For anyone who remembers Paul Anka’s ballad dedicated to Annette Funicello back in the 1960s, or the revival by Donny Osmond in the the 70s, the term 'puppy love' refers to young love often experienced by sweethearts in their adolescence. While sometimes used in a derogatory fashion associated with infatuation, Sigmund Freud was far from underestimating the power and the proverbial durability of one’s first love.
This year, as we approach Valentines Day, ‘puppy love’ might also refer to the love of two actual dogs, who seemed to have connected almost as soul mates. For Roscoe and Clover, a series of harsh life events led them to find each other at the Ramapo-Bergen Animal Refuge in New Jersey, where they immediately bonded and have been inseparable ever since.
Roscoe, a basset hound just over 4-and-a-half-years old, and Clover, a 7-year-old corgi-lab mix, now board together, where they are almost always found snuggling on their heart-shaped pillow.
Historically, neither of the pups had it easy before they made their way to the rescue center, according to the shelter’s lead trainer Jayne O’Connor. Roscoe was likely an outside-dog and has a fear of men that might be indicative of a traumatic experience. Clover was rescued from a hoarding situation where a woman had more than 80 dogs living together.
“You always try and get dogs to play and socialize once they come here,” O’Connor said. “It’s a process. In general, you might pair up a dog that is nervous with one that is outgoing. (In turn) the nervous dog can see that calm demeanor and pick up those social queues.”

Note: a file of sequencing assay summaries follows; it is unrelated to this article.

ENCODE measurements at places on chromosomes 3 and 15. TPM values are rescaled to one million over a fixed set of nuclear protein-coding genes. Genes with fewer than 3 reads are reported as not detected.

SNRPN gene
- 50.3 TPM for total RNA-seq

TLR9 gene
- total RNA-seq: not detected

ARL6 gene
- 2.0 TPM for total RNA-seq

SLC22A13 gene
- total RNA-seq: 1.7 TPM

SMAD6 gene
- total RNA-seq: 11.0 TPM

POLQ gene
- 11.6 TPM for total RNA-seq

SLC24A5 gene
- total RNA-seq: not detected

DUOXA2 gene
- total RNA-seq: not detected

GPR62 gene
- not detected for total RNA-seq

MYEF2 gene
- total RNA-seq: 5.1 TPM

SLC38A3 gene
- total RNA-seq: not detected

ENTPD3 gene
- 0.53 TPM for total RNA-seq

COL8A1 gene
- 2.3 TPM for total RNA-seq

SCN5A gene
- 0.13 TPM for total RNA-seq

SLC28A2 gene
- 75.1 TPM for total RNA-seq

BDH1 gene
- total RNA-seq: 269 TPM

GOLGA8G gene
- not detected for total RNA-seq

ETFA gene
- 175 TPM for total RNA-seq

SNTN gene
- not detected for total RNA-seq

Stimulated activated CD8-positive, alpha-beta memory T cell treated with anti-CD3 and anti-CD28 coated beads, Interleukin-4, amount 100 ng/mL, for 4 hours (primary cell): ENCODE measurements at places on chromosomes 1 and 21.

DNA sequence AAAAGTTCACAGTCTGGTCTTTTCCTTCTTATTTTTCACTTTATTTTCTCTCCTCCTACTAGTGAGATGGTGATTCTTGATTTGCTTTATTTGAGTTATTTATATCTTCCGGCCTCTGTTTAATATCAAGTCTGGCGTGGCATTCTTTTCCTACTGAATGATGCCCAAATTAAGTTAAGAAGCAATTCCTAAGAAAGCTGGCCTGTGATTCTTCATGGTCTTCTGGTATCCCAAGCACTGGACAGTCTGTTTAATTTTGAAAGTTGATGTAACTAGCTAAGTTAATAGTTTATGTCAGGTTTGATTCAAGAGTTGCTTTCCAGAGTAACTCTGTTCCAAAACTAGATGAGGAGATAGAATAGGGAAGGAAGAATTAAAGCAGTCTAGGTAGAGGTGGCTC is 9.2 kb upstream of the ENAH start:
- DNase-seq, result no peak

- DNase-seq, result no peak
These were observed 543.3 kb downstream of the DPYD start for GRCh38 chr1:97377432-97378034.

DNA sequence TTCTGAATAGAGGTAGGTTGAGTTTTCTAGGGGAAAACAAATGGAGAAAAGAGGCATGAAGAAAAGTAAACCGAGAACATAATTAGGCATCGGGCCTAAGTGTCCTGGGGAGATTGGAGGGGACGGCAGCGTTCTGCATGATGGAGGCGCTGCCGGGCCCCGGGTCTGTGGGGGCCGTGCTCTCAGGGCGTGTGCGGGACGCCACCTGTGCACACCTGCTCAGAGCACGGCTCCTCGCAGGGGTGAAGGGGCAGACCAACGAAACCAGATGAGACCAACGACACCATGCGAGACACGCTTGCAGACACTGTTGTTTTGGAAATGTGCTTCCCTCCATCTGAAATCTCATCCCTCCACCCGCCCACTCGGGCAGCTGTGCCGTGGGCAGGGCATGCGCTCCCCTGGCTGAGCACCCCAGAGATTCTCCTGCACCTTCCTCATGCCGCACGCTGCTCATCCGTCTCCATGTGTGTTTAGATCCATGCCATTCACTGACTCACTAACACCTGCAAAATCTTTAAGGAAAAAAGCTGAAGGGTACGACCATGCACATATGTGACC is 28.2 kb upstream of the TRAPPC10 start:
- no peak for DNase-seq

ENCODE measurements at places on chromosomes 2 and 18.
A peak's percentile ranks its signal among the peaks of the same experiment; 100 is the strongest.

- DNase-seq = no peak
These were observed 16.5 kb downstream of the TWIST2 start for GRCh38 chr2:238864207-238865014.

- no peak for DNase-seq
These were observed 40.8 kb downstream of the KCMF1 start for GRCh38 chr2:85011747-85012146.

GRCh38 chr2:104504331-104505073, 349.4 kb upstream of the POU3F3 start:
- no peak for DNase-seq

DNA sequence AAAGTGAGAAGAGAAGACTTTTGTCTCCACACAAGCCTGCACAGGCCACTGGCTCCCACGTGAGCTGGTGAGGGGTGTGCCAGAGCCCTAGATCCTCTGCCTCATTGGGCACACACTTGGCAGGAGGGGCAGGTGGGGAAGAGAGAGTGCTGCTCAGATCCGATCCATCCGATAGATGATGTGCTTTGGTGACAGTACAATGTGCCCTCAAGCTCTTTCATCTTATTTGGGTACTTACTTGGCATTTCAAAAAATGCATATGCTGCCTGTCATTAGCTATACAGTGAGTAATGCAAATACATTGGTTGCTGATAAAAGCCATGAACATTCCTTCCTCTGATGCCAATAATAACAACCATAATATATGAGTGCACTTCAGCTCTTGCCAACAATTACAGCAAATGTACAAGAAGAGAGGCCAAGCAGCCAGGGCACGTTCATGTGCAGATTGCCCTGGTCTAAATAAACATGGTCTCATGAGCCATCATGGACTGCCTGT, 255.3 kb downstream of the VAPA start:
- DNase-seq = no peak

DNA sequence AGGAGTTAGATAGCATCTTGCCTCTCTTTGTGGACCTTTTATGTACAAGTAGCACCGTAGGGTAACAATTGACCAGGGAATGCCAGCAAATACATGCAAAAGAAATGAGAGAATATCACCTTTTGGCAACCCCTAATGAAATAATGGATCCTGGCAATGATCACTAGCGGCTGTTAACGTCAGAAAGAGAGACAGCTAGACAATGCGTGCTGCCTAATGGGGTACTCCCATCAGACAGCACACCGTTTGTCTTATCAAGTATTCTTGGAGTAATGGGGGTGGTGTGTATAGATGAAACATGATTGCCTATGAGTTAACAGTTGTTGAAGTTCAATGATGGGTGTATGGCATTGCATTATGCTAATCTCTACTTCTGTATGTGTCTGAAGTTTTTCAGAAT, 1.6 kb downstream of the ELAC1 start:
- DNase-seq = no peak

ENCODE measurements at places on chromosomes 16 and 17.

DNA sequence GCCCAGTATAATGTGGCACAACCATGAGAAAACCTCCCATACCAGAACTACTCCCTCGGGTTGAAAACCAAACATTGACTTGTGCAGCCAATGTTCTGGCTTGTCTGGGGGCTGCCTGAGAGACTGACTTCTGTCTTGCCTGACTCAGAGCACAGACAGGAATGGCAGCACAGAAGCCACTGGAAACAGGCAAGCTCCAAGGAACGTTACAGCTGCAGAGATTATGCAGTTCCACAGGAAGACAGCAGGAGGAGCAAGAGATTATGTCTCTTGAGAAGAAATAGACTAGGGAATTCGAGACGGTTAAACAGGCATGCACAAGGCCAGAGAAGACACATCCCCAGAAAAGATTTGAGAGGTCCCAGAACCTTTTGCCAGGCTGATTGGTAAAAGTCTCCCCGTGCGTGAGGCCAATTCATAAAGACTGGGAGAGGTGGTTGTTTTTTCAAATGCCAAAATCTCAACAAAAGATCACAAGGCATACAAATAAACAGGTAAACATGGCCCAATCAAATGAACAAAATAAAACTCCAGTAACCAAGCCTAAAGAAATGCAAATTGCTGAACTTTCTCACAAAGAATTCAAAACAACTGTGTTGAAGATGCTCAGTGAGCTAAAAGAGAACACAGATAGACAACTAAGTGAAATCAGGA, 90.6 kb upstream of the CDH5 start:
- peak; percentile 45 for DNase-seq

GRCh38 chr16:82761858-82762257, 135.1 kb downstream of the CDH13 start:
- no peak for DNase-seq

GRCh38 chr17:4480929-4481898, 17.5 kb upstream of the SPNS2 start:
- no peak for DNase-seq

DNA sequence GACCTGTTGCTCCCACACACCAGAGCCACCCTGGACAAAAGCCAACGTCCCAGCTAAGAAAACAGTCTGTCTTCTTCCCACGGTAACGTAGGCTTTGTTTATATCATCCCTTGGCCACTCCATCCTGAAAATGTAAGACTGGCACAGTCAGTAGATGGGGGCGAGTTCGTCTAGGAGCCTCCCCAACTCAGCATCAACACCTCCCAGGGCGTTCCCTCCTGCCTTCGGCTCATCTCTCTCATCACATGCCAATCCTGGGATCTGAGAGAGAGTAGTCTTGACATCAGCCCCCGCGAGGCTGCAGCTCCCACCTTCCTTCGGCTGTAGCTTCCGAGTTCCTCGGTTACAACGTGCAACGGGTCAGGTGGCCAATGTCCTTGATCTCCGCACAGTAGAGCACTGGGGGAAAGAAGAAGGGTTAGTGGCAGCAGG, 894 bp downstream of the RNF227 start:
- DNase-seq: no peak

But Roscoe and Clover were different — they only had eyes for each other. Instead of the typical “outgoing-introverted relationships that form at the shelter,” O’Connor said, the two dogs gravitated to each other, even though they are exceedingly shy around humans and other dogs.
Because of the bond the two dogs have created, O’Connor said the rescue shelter is hoping to find owners who would consider adopting Roscoe and Clover as a pair — and they are willing to charge only one adoption fee if they’re successful in finding such a match-up.
Ideally, O’Connor said, the home will need to be calm, and female-centric due to Roscoe’s history. She said the two dogs would love a yard and a space for them to continue to play, eat and sleep together.
Anyone interested in adopting the two dogs should visit rbari.org, O’Connor said.
“We’re looking for that special home, and we know it’s out there,” O’Connor added. “We want someone who ideally is kind and caring and will give them the freedom, and security, to be who they really are.” Now, if that's a a tale that warmed your heart, perhaps you might be interested, or know someone who'd really appreciate bringing some puppy love into their home, this Valentine's Day.